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Legal arguments serving as the foundation of the filing are of questionable merit.

A few weeks ago, I wrote about the new rule issued in the Nov. 27 Federal Register. You can find the regulations at 84 Fed. Reg. 65,524.

The rule, which takes effect Jan. 1, 2021, will require hospitals to make publicly available the reimbursement they receive from every insurer for every service. This is a major change, as most contracts forbid hospitals from publicizing reimbursement rates. 

In recent weeks, several hospital trade groups and a trio of hospitals filed suit to seek an injunction against the effectiveness of the rule. Many predict that this rule will never take effect. There is certainly a chance that they are correct. The rule will require an enormous change in practice, and any such enormous change will face careful judicial review. Courts have been quite skeptical of federal regulations in recent rulings. The historic deference to agency decisions may be on the wane. But I think there is a very real possibility that this rule will survive the challenge and take effect. Much of this comes down to an interpretation of a federal statute. This rule seeks to implement a statute found at 42 U.S.C. § 300gg-18(e): 

Each hospital operating within the United States shall for each year establish (and update) and make public (in accordance with guidelines developed by the Secretary) a list of the hospital’s standard charges for items and services provided by the hospital, including for diagnosis-related groups established under Section 1395ww(d)(4) of this title.

A core part of the hospitals’ suit is that while the law requires publication of “standard charges,” the negotiated rate between a hospital and an insurer is not “standard charges.” The hospitals’ argument says that standard charges don’t include negotiated or tailored rates. It is a decent argument, but it has one enormous flaw. It ignores an “s.” If the law was only going to require the hospital to publish its chargemaster, the law could have stated that a hospital must publish its standard charge, singular. But the law refers to “standard charges.” (emphasis added).  By including the plural, the law seems to recognize the reality that hospitals typically have more than one standard charge for a service. I realize that there is usually one chargemaster, but if the chargemaster rate is $1,000, but BCBS will pay $750 for the service, and the hospital knows that when it sends BCBS the bill for $1,000, there is a good argument that the fact that the hospital will accept $750 as payment in full means that its charge for that service was really $750.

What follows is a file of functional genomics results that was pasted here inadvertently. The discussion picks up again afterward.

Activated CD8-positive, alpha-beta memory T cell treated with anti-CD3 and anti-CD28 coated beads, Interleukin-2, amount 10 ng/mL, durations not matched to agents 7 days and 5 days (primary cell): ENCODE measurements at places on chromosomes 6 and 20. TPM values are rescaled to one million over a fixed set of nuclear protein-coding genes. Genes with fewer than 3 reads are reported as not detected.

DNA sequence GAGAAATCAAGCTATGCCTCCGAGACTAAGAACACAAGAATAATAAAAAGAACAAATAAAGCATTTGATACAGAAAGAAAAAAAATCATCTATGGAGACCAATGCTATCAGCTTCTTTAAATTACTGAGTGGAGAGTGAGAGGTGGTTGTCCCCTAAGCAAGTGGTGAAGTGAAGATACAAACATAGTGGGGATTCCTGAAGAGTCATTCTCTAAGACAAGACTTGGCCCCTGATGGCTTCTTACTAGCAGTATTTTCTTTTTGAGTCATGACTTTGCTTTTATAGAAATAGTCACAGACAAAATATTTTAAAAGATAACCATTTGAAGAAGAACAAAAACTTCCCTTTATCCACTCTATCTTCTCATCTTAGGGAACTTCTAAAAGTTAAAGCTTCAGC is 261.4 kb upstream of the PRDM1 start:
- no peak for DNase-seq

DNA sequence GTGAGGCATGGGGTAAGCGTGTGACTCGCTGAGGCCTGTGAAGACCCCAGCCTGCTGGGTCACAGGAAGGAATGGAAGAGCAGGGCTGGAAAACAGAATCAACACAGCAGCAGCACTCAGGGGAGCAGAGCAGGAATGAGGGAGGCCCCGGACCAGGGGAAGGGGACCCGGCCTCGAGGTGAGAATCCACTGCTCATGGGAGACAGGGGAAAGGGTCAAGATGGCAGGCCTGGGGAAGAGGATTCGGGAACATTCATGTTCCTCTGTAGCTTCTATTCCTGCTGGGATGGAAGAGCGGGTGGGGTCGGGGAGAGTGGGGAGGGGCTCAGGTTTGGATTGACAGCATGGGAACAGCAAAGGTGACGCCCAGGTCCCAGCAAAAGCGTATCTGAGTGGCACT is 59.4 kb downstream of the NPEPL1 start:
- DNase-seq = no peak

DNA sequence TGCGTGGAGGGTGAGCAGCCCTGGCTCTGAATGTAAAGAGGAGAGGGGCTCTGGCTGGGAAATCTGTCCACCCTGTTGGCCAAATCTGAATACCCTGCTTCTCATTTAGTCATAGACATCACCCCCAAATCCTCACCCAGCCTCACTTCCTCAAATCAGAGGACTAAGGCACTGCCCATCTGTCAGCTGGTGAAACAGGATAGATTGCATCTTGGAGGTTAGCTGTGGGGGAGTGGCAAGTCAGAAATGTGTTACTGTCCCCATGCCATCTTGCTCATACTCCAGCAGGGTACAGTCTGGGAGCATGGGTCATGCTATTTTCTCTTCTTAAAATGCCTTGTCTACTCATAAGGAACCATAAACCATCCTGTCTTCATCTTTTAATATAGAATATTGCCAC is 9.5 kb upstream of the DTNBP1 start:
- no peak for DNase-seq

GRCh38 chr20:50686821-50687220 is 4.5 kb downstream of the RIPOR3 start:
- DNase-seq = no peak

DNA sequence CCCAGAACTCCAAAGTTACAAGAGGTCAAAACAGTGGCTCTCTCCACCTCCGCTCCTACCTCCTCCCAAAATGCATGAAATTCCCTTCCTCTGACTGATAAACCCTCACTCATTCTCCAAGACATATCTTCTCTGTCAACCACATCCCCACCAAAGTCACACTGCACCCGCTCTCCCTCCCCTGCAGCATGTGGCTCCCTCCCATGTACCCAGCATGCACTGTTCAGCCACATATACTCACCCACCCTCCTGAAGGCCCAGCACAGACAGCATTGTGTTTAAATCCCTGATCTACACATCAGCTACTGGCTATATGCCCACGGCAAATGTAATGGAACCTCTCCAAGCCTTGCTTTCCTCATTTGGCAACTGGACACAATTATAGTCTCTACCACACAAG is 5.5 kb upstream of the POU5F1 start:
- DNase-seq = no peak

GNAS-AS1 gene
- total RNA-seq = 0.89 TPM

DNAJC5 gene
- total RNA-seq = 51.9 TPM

While the hospitals may assert that the rates paid by each payor are “individualized,” not “standard,” there is a strong counterargument. If thousands of patients for a particular insurer are getting the same charge, that “charge” seems pretty darned “standard.”

Another argument raised by the hospitals is that the charges are confidential. While it is true that the contracts do typically forbid hospitals from disclosing the contracted rates, that argument also seems quite flawed. Every patient gets an EOB containing the charge on it. The prices are not publicly shared, but nor are they a secret. The suit also invokes the First Amendment, arguing that the rule compels speech. But the government can compel speech when a legitimate state interest is present, and it seems like people have a right to know what they are going to be charged to get care. 

I will readily acknowledge that some parts of the rule are not well-thought-out, and that may prompt courts to stay some or all of the rule. The first part of the rule requires disclosure of all reimbursement rates, and the second part focuses on “shoppable” services. Since shoppable services are a subset of all care, that part of the rule seems somewhat duplicative. But I do not think this is a situation where the regulation goes terribly beyond what is called for in the statute. In short, while I am glad that the American Hospital Association (AHA) has had so much success challenging rules in the last few years, I am not sure that they will prevail in this particular case.


David M. Glaser, Esq.

David M. Glaser is a shareholder in Fredrikson & Byron's Health Law Group. David assists clinics, hospitals, and other health care entities negotiate the maze of healthcare regulations, providing advice about risk management, reimbursement, and business planning issues. He has considerable experience in healthcare regulation and litigation, including compliance, criminal and civil fraud investigations, and reimbursement disputes. David's goal is to explain the government's enforcement position, and to analyze whether this position is supported by the law or represents government overreaching. David is a member of the RACmonitor editorial board and is a popular guest on Monitor Mondays.

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